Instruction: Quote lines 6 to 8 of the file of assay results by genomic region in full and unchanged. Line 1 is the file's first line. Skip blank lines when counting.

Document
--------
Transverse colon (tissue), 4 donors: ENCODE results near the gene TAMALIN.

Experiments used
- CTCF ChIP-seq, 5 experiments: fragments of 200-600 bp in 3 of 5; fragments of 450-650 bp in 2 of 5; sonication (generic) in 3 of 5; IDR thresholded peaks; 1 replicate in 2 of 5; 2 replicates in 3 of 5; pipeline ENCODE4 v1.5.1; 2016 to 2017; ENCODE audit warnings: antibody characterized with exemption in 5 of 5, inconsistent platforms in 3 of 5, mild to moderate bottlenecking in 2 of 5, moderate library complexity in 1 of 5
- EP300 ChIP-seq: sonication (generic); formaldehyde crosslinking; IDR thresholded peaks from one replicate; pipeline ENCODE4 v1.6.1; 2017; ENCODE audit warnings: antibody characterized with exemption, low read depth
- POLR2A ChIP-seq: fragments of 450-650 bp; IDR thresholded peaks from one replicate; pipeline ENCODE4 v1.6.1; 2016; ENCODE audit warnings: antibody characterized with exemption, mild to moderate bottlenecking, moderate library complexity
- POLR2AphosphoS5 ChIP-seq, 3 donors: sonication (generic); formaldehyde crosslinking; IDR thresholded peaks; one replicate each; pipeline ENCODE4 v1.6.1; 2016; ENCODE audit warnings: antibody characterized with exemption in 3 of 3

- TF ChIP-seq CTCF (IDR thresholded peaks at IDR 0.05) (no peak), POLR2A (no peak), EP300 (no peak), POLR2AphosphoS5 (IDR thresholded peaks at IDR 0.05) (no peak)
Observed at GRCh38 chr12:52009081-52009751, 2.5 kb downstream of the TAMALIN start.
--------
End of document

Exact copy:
- POLR2AphosphoS5 ChIP-seq, 3 donors: sonication (generic); formaldehyde crosslinking; IDR thresholded peaks; one replicate each; pipeline ENCODE4 v1.6.1; 2016; ENCODE audit warnings: antibody characterized with exemption in 3 of 3

- TF ChIP-seq CTCF (IDR thresholded peaks at IDR 0.05) (no peak), POLR2A (no peak), EP300 (no peak), POLR2AphosphoS5 (IDR thresholded peaks at IDR 0.05) (no peak)
Observed at GRCh38 chr12:52009081-52009751, 2.5 kb downstream of the TAMALIN start.